Land Cover Scotland (LCS) 1988


Land Cover Scotland (LCS) 1988
Alternate title
Date ( Creation )
Date ( Publication )
Identifier / SG_LandCoverScotland_1988

Land Cover Scotland (LCS) 1988 was the first ever national (air-photo) census of land cover in Scotland to describe the principal features and characteristics of the countryside. It was produced by The Macaulay Land Use Research Institute (now the James Hutton Institute) on behalf of Scottish Government to assist in the development and monitoring of policies affecting the state of the Scottish countryside. It was intended that the 1988 LCS be used as a baseline for monitoring change. The classification system allows for 126 land cover types to be identified as point, line or area features. An important aspect of the classification system is that it allows for mosaics of the land cover types to be identified, where the pattern of cover types was so complex that individual types could not, at the selected interpretation scale, be separated. Over 1300 mosaics are identified in the LCS dataset.


Point of contact

The James Hutton Institute
AB15 8QH
United Kingdom
GEMET - INSPIRE themes, version 1.0 ( Theme )
  • Land cover
IPVS - Integrated Public Sector Vocabulary version 2
  • Land and premisesCountryside
Other constraints
No limitations on public access
Use limitation
Open Government Licence
Use limitation
The following attribution statement must be used to acknowledge the source of the information: Copyright Scottish Government, contains Ordnance Survey data © Crown copyright and database right (insert year)
Topic category
  • Environment
Geographic identifier

ISO 3166-2
Date ( Revision )

Supplemental Information
Reference system identifier
EPSG / OSGB 1936 / British National Grid (EPSG:27700) / 7.4

Distribution format
  • WMS ( 1.3.0 )

  • WFS ( 2.0.0 )

  • ESRI REST ( 1.0 )

  • ESRI Shapefile ( 1.0 )

The LCS dataset was created by defining a hierarchical land cover classification followed by the interpretation of aerial imagery to identify both single feature and mosaics of different land cover types. The classification system was developed specifically to provide information on semi-natural cover features, so that the greatest detail (at the lowest level in the hierarchy) relates to natural and management features within these cover types. LCS88 has 126 major classes. This was felt necessary to preserve the detail of the ground cover, especially in the upland or moorland areas – which cover some 80% of the land area. Mosaics, consisting of a dominant and subdominant class, were also permitted where the interpreter was unable to separate out different land covers (for instance as part of heather cycling and regeneration, patches of grass establish and then become recolonised by the heather). Some of the mosaics were very region specific and this gave rise to some 1300 classes, and 969 of them in total covered only 1% of the country. Medium scale air photography was flown for the whole of Scotland and interpreted by former soil surveyors to obtain a census map of land cover. Photos were viewed through a stereoscope, and using an acetate overlay features were drawn by hand for points, lines and areas. Area features were identified where they are greater than 10 hectares for semi-natural ground vegetation, greater than 5 hectares for built-up land, or greater than 2 hectares for woodland. A code was allocated to each feature following the agreed classification system. This information was then converted to a computer readable form by digitising against OS Pathfinder maps (1:25,000) in GIS. Lastly, the digitised data was compared to conditions on the ground to produce accuracy assessments.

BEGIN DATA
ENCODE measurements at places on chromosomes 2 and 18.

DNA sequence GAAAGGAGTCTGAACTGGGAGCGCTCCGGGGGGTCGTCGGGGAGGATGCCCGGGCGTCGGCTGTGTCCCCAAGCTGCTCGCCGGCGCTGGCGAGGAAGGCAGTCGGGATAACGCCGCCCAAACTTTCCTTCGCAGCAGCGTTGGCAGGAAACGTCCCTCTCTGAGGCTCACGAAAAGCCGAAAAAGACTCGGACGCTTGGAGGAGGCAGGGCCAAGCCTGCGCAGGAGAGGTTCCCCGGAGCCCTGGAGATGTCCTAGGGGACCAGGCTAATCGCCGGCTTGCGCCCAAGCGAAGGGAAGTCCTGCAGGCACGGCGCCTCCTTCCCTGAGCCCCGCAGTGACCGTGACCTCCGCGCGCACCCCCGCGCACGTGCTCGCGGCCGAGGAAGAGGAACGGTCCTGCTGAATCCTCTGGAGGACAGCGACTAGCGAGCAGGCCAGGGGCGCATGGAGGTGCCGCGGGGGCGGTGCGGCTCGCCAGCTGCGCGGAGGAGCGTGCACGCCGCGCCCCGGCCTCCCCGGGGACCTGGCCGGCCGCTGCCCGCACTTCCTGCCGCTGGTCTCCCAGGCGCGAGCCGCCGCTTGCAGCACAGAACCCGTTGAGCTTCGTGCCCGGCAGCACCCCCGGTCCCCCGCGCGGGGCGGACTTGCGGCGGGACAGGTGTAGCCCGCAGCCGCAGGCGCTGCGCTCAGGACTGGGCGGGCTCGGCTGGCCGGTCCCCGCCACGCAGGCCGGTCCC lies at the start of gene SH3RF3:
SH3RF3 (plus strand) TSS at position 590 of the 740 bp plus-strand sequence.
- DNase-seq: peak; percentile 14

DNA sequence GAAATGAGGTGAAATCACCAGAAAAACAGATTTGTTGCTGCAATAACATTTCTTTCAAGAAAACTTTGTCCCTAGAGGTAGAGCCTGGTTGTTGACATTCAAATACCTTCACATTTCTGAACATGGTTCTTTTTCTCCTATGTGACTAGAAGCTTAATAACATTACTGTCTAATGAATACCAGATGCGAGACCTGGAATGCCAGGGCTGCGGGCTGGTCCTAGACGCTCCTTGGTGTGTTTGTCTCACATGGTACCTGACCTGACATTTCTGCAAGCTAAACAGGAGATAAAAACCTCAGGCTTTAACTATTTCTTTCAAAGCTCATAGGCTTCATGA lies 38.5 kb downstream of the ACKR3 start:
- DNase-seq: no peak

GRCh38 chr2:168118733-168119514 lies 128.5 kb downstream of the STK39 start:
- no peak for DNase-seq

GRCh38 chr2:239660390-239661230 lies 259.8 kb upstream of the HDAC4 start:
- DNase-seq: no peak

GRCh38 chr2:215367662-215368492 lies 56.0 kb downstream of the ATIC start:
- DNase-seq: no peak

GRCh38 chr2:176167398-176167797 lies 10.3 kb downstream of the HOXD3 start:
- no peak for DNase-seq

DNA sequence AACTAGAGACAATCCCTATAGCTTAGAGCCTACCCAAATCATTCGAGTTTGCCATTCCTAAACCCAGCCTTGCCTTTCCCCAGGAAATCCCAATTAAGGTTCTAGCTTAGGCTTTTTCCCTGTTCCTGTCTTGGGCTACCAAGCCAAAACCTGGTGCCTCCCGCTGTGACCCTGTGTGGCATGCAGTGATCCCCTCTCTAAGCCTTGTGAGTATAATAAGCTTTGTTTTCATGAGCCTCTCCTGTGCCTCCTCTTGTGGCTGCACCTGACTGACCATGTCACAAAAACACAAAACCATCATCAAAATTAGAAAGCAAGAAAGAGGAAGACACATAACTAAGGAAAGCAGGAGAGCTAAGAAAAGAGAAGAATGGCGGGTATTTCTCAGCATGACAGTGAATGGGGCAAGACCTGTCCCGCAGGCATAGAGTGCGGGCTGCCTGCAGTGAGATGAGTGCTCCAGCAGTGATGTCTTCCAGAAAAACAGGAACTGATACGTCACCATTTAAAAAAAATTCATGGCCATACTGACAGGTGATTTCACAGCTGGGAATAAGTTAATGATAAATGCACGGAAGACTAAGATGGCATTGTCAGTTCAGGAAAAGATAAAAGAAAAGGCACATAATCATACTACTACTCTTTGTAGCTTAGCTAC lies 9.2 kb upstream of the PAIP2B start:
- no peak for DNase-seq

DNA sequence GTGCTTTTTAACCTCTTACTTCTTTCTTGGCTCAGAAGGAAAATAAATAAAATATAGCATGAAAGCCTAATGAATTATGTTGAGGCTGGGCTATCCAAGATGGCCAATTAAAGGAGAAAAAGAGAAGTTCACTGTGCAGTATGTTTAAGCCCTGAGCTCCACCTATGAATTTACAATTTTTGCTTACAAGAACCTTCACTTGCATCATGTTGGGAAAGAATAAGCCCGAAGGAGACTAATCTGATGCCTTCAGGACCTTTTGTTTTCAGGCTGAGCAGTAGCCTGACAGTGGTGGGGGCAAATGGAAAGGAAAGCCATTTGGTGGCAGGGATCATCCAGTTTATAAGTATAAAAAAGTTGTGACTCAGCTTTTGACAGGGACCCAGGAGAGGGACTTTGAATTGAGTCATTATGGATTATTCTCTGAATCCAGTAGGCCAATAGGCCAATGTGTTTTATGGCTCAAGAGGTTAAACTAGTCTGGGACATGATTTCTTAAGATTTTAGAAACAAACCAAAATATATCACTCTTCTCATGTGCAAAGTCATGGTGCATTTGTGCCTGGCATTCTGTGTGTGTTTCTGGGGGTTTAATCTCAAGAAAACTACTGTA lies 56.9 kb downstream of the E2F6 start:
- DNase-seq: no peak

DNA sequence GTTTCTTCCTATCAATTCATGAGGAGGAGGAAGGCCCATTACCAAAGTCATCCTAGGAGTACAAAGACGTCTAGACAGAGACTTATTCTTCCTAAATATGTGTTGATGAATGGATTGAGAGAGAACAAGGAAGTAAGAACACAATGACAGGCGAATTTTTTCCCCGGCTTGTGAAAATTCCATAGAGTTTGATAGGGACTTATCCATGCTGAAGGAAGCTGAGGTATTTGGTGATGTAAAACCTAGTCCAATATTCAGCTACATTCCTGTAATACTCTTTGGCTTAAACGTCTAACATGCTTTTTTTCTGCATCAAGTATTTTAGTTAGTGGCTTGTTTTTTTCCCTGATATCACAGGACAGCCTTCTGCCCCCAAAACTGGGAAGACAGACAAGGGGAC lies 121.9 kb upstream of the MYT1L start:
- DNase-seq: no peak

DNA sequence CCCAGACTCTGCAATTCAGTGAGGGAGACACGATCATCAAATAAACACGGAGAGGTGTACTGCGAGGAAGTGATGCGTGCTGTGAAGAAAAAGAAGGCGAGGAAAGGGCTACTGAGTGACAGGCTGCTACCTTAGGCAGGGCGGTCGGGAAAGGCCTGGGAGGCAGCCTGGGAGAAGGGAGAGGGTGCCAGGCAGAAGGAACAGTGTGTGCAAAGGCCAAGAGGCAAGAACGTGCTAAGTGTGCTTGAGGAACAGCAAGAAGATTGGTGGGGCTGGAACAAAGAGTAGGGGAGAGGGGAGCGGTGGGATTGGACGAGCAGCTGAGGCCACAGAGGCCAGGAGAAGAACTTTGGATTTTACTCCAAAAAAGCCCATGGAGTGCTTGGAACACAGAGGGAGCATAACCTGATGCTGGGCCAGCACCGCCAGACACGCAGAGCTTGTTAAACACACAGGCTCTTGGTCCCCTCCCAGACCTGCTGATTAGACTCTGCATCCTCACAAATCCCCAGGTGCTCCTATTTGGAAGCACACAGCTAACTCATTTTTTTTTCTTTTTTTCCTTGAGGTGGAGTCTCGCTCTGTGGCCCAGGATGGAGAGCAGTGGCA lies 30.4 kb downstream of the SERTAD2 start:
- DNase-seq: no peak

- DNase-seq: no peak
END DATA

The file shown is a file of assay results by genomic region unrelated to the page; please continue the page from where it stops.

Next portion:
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7dfaf8ce-2123-4eec-8a16-2e85fab7077d metadataInXML
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Point of contact